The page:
2008: Rabbi Chaim Richman, International Director of the Temple Institute, toured America giving ‘Torah presentations,’ and reminded Jews and Christians that Isaiah foretold the Third Temple must be built before the return of the Messiah. Richman said, ‘The Bible clearly indicates that all humanity will be uplifted to a new and unparalleled level of unity when the Holy Temple is rebuilt. ‘And it shall come to pass in the last days that the mountain of the L-rd’s house shall be established on the top of the mountains, and shall be exalted about the hills, and all the nations shall flow unto it. And many people shall go and say, ‘Come, and let us go up to the mountain of the L-rd…’ (Isa. 2:2).’ …Urge each and every true friend of Israel to personally fulfill the verse ‘For Zion’s sake I will not hold my peace, and for the sake of Jerusalem, I will not be still… (Isa. 62:1).’ Do not be silent, do not be still! Make your voices heard… Look deeply into your hearts, seek guidance from our Creator, and decide upon your course of action – a course that will allow you the merit of participating in G-d’s unfolding plan of redemption for all mankind.”
2008: Arutz 7 News, April 26, 2008 reported that ‘…Olmert had agreed in principal to allow Arab or Muslim authorities to control the Temple Mount…’
2007: Israel’s Prime Minister Olmert gave permission for Jordan to build a large minaret (Muslim prayer tower) on the Temple Mount.
2006: the Israeli Supreme Court reaffirmed a decision allowing Jews to pray on the Temple Mount.
December 2004: about 50 members of the 71 Sanhedrin members went to the foot of the Temple Mount, and many ascended the Mount for the first time. (Rabbi Yisrael Ariel served in the Six-Day War)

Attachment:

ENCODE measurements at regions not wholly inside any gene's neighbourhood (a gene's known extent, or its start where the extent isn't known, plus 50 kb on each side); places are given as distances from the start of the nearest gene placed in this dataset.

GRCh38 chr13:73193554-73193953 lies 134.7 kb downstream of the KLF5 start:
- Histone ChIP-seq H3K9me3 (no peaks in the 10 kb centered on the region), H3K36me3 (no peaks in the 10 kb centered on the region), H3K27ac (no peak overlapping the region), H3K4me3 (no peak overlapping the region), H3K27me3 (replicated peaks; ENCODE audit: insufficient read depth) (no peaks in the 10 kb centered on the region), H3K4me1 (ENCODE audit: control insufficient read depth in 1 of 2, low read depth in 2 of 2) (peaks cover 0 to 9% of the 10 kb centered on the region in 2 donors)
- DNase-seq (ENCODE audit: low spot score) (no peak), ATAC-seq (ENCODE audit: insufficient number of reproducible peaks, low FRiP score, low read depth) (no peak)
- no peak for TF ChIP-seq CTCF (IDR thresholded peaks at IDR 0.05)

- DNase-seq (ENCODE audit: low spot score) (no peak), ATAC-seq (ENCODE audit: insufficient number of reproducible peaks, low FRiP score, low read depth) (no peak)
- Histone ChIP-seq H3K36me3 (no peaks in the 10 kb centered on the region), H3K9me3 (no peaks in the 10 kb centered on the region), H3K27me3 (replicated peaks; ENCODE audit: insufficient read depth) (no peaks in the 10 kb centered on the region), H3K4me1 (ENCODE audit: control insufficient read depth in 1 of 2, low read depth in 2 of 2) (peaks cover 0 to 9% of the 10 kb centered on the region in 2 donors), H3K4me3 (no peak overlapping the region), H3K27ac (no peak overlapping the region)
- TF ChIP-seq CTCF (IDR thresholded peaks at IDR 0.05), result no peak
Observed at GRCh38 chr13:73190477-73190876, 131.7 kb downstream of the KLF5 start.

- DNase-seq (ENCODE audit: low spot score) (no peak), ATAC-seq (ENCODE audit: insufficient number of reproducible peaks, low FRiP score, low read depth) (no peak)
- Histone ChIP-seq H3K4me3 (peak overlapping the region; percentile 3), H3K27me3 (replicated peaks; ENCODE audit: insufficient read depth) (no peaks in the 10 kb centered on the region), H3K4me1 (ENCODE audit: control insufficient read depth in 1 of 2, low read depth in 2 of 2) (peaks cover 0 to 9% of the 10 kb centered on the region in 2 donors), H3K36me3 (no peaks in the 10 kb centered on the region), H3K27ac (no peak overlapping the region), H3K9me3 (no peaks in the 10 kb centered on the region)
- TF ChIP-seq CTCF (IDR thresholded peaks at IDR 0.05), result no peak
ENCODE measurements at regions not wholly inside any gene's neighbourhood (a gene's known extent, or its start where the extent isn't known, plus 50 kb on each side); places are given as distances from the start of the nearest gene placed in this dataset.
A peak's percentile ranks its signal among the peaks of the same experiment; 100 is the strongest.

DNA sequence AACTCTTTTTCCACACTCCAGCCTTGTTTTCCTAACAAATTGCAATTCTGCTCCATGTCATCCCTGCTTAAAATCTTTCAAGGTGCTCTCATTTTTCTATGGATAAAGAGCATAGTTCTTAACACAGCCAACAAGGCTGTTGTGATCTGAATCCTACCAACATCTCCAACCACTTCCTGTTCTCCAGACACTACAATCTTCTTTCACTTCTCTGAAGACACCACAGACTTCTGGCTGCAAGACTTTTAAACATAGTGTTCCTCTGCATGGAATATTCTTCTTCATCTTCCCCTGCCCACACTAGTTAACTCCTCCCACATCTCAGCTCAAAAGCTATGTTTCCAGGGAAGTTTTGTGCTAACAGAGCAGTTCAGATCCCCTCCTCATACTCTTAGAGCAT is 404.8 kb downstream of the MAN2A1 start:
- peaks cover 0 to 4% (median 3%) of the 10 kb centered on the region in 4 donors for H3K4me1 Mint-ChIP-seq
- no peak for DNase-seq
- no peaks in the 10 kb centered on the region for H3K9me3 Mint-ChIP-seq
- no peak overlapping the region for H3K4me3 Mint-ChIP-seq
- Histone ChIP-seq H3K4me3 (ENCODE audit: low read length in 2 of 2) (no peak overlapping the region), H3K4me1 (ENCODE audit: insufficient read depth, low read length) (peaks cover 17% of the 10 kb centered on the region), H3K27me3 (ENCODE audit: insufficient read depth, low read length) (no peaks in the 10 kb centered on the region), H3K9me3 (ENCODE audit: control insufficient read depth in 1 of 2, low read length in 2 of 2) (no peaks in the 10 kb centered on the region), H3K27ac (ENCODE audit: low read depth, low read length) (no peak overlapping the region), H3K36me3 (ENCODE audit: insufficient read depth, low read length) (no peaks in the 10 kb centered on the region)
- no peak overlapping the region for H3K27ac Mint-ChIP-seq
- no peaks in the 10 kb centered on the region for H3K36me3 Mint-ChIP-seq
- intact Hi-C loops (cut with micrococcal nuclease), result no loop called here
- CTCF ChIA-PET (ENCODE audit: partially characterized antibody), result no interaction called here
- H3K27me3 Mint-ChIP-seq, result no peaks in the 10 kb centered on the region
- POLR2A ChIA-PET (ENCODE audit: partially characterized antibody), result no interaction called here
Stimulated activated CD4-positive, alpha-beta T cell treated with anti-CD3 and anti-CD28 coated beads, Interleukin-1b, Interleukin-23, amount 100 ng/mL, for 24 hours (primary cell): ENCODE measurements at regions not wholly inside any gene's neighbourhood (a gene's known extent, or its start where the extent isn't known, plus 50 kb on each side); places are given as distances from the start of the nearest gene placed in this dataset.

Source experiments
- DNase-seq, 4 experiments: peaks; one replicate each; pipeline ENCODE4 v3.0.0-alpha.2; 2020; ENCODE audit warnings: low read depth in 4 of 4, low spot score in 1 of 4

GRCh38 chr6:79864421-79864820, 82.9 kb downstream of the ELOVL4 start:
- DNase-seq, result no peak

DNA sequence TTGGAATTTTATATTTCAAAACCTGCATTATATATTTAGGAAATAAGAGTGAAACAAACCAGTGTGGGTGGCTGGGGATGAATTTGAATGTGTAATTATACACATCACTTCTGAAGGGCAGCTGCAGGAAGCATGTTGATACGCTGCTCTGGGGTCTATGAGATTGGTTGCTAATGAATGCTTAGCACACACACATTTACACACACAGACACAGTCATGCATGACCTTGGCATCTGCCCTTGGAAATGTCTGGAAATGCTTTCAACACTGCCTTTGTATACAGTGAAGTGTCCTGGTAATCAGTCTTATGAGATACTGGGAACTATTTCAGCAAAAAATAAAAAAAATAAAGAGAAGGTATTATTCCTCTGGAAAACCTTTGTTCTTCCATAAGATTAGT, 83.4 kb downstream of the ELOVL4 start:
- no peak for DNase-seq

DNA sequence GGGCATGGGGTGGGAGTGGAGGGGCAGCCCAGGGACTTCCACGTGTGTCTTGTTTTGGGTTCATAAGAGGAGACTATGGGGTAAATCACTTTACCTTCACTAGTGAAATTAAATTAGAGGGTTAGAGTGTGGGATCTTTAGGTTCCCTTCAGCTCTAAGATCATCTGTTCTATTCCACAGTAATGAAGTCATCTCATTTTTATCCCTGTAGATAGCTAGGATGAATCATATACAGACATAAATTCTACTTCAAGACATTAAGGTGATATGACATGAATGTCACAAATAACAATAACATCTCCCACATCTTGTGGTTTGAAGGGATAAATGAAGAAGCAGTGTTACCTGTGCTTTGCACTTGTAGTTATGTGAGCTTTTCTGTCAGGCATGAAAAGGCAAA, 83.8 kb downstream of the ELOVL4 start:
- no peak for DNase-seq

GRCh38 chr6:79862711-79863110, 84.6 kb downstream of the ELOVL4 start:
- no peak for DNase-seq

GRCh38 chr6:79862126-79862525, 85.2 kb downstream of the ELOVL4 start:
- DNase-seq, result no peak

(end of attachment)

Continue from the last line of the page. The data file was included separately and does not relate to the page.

October 2004: The Sanhedrin Council of the leaders of the priests ended in 425 AD with the execution of nasi Gamaliel VI by Flavius Theodosius II. For 1,579 years there was no Sanhedrin Council and for nearly 2000 years no sacrifices to the Lord in the Temple. Then, in Tishrei 5765 (October 13, 2004), the Sanhedrin was reestablished with the central focus and goal to rebuild the Third Temple.
That day Arutz Sheva(Israelnationalnews.com) reported, “Rabbi Yisrael Ariel, who heads the Temple Institute in Jerusalem… told Arutz-7 today, ‘Whether this will be that actual Sanhedrin that we await, is a question of time – just like the establishment of the State; we rejoiced in it, but we are still awaiting something much more ideal. It’s a process. Today’s ceremony is really the continuation of the renewal of the Ordination process in Israel, which we marked several months ago. Our Talmudic Sages describe the ten stages of exile of the Sanhedrin from Jerusalem to other locations, until it ended in Tiberias – and this is the place where it was foretold that it would be renewed, and from here it will be relocated to Jerusalem’.”